In a wide ranging interview titled "Confronting the Consequences of Obama's Foreign Policy" The Intercept's Mehdi Hasan put the question to Ben Rhodes, who served as longtime deputy national security adviser at the White House under Obama and is now promoting his newly published book, The World As It Is: Inside the Obama White House.
Rhodes has been described as being so trusted and close to Obama that he was "in the room" for almost every foreign policy decision of significance that Obama made during his eight years in office. While the Intercept interview is worth listening to in full, it's the segment on Syria that caught our attention.
In spite of Rhodes trying to dance around the issue, he sheepishly answers in the affirmative when Mehdi Hasan asks the following question about supporting jihadists in Syria:
Did you intervene too much in Syria? Because the CIA spent hundreds of millions of dollars funding and arming anti-Assad rebels, a lot of those arms, as you know, ended up in the hands of jihadist groups, some even in the hands of ISIS.Rhodes initially rambles about his book and "second guessing" Syria policy in avoidance of the question. But Hasan pulls him back with the following: "Oh, come on, but you were coordinating a lot of their arms."
Your critics would say you exacerbated that proxy war in Syria; you prolonged the conflict in Syria; you ended up bolstering jihadists.
The two spar over Hasan's charge of "bolstering jihadists" in the following key section of the interview, at the end of which Rhodes reluctantly answers "yeah..." — but while trying to pass ultimate blame onto US allies Turkey, Qatar, and Saudi Arabia (similar to what Vice President Biden did in a 2014 speech):
MH: Oh, come on, but you were coordinating a lot of their arms. You know, the U.S. was heavily involved in that war with the Saudis and the Qataris and the Turks.To our knowledge this is the only time a major media organization has directly asked a high ranking foreign policy adviser from the Obama administration to own up to the years long White House support to jihadists in Syria.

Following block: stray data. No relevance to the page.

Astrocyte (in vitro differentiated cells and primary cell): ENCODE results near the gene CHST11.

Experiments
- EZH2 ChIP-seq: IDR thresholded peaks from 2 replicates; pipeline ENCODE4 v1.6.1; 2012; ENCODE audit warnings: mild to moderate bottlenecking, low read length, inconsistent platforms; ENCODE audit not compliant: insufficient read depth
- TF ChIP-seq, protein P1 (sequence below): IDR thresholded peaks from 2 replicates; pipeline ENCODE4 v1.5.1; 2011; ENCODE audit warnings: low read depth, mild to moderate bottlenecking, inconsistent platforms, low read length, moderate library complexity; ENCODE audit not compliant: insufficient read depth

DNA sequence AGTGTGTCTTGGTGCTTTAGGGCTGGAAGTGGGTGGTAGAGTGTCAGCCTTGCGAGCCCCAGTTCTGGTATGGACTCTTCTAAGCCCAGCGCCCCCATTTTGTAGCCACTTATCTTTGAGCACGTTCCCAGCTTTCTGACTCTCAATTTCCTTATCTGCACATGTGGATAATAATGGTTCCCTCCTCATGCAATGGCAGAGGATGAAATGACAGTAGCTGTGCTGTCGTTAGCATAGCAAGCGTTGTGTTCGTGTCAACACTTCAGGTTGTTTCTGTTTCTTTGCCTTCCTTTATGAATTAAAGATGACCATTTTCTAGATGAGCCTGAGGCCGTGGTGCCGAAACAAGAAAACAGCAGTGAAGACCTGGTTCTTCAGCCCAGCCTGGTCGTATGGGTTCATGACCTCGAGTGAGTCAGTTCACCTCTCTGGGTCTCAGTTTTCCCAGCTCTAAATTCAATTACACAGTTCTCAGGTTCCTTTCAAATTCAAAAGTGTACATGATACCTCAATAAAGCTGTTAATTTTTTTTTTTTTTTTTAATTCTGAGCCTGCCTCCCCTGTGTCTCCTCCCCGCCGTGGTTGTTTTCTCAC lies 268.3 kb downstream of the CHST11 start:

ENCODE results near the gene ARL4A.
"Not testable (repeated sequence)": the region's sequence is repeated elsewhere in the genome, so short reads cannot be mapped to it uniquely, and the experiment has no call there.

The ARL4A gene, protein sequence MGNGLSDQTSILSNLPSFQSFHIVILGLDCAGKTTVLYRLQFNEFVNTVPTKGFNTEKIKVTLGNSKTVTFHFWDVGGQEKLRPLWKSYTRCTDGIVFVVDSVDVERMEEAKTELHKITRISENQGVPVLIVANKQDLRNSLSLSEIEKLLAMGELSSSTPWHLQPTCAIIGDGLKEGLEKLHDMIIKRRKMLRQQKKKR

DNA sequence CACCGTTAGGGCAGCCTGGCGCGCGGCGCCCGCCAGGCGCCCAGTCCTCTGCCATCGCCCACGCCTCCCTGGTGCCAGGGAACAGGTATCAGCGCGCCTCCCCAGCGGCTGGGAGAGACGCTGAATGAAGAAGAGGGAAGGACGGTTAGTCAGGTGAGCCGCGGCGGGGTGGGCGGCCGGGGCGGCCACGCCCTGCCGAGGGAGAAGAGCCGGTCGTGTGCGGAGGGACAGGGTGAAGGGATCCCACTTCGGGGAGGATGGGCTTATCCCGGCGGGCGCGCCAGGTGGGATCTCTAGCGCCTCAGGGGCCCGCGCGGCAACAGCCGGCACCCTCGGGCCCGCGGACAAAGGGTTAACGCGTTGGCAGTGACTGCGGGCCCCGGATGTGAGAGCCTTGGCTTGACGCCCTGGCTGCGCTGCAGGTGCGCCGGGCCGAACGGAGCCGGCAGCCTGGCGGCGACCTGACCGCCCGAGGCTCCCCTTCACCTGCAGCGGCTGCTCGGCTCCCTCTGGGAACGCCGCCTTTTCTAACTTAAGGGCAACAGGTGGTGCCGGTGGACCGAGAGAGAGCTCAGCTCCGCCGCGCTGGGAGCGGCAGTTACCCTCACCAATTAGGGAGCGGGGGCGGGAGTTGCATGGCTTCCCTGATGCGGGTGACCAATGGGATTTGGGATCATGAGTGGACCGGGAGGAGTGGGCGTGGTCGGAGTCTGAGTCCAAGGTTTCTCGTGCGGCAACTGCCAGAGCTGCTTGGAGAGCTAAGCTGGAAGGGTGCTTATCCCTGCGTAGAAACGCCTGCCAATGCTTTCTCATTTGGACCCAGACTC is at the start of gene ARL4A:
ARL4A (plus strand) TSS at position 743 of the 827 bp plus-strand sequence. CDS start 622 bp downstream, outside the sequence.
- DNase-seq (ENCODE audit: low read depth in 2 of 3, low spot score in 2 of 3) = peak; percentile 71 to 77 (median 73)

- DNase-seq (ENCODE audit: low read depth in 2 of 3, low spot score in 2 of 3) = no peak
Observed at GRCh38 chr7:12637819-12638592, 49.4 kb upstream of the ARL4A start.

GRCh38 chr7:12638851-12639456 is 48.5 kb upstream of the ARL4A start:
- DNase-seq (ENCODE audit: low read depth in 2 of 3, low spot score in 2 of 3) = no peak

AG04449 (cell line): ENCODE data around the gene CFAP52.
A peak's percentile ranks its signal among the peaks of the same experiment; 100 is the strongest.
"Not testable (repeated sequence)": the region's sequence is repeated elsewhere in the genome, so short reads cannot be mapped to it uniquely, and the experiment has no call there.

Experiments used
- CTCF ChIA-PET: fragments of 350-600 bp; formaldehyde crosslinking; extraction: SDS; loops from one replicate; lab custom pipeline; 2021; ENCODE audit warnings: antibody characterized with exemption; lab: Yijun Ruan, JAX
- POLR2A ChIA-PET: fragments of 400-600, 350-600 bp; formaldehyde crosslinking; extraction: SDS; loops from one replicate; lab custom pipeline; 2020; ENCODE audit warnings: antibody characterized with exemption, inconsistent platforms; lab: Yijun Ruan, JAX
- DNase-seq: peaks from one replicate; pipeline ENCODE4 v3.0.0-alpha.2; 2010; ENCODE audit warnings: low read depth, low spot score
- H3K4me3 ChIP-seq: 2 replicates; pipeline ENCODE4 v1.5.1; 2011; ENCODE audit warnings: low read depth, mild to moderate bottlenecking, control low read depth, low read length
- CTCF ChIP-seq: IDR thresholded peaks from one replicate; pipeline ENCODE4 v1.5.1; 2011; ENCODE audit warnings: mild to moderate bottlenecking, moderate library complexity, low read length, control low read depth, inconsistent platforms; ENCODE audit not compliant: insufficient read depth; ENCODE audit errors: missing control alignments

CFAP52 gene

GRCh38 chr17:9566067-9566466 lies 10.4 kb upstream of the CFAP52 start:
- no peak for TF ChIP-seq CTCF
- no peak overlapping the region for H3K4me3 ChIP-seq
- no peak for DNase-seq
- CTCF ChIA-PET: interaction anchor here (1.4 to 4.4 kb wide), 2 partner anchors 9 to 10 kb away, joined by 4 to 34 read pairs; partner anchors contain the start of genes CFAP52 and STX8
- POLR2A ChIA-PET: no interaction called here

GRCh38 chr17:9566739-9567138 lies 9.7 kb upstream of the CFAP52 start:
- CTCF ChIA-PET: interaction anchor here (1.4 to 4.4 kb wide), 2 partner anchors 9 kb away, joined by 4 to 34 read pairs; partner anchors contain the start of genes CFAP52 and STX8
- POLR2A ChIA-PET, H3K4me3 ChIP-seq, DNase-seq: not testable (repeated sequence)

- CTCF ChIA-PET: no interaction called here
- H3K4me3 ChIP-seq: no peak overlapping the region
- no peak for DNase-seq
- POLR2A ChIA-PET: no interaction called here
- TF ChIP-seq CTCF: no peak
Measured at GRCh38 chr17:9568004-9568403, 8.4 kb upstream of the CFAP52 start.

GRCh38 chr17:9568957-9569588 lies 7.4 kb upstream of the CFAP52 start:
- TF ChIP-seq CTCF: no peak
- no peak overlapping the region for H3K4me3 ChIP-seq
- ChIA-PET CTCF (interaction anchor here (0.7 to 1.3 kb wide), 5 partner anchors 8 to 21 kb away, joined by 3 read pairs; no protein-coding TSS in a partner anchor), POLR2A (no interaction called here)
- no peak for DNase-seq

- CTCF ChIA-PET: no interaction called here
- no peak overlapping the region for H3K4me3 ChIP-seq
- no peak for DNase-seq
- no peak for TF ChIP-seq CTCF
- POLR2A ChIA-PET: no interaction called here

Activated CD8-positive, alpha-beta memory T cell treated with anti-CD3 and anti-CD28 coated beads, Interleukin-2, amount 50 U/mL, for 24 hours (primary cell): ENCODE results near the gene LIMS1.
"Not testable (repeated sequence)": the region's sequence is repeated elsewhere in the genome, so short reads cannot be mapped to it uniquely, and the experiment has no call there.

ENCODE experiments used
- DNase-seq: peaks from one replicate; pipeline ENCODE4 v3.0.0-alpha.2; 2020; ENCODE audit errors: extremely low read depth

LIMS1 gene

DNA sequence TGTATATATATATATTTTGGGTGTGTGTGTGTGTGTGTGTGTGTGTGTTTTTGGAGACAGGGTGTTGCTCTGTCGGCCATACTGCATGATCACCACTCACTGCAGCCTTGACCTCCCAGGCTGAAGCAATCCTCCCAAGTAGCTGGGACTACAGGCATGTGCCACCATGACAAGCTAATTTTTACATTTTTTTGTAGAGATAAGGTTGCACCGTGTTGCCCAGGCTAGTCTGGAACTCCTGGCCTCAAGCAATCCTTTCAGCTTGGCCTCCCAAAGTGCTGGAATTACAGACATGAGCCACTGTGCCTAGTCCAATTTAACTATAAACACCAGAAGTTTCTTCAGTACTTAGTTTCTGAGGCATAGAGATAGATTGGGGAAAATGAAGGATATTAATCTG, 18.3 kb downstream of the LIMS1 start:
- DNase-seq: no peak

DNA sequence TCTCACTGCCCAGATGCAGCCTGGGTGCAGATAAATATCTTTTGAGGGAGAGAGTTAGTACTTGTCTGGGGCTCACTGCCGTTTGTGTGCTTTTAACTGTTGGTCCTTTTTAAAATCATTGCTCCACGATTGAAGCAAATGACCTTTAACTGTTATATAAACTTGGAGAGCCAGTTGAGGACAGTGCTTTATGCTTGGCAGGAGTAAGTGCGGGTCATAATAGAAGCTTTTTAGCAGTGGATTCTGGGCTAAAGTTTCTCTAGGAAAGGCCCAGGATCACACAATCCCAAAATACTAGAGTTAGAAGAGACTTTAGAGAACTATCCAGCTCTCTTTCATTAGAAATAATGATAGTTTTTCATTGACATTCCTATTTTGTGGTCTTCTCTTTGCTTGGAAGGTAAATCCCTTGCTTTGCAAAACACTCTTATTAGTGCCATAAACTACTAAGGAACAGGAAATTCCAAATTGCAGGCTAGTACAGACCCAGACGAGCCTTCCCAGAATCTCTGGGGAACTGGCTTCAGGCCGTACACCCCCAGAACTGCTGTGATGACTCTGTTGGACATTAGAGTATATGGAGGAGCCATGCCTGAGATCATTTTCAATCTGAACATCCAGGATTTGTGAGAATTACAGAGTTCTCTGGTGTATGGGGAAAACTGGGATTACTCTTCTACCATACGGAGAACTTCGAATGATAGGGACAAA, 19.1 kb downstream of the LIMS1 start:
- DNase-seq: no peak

BR: Well, I was going to say: Turkey, Qatar, Saudi.
MH: You were in there as well.
BR: Yeah, but, the fact of the matter is that once it kind of devolved into kind of a sectarian-based civil war with different sides fighting for their perceived survival, I think we, the ability to bring that type of situation to close, and part of what I wrestled with in the book is the limits of our ability to pull a lever and make killing like that stop once it’s underway.
Though the interview was published Friday, its significance went without notice or comment in the mainstream media over the weekend (perhaps predictably). Instead, what did circulate was a Newsweek article mocking "conspiracy theories" surrounding the rapid rise of ISIS, including the following:
President Donald Trump has done little to dispel the myth of direct American support for ISIS since he took office. On the campaign trail in 2016, Trump claimed—without providing any evidence—that President Obama and then-Secretary of State Hillary Clinton co-founded the group and that ISIS “honors” the former president.Of course, the truth is a bit more nuanced than that, as Trump himself elsewhere seemed to acknowledge, and which ultimately led to the president reportedly shutting down the CIA's covert Syrian regime change program in the summer of 2017 while complaining to aides about the shocking brutality of the CIA-trained "rebels".
Meanwhile, mainstream media has been content to float the falsehood that President Obama's legacy is that he "stayed out" of Syria, instead merely approving some negligible level of aid to so-called "moderate" rebels who were fighting both Assad and (supposedly) the Islamic State. Rhodes has himself in prior interviews attempted to portray Obama as wisely staying "on the sidelines" in Syria.
But as we've pointed out many times over the years, this narrative ignores and seeks to whitewash possibly the largest CIA covert program in history, started by Obama, which armed and funded a jihadist insurgency bent of overthrowing Assad to the tune of $1 billion a year (one-fifteenth of the CIA’s publicly known budget according to leaked Edward Snowden documents revealed by the Washington Post).
It also ignores the well established fact, documented in both US intelligence reports and authenticated battlefield footage, that ISIS and the Free Syrian Army (FSA) jointly fought under a single US-backed command structure during the early years of the war in Syria, even as late as throughout 2013 — something confirmed by University of Oklahoma professor Joshua Landis, widely considered to be the world's foremost expert on Syria.